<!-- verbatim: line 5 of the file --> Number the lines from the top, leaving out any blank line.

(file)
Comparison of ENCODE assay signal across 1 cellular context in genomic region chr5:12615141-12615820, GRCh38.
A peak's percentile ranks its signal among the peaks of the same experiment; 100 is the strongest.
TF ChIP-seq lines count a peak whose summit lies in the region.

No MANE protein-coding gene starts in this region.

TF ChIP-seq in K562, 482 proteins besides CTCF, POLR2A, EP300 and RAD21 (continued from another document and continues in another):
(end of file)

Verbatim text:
TF ChIP-seq in K562, 482 proteins besides CTCF, POLR2A, EP300 and RAD21 (continued from another document and continues in another):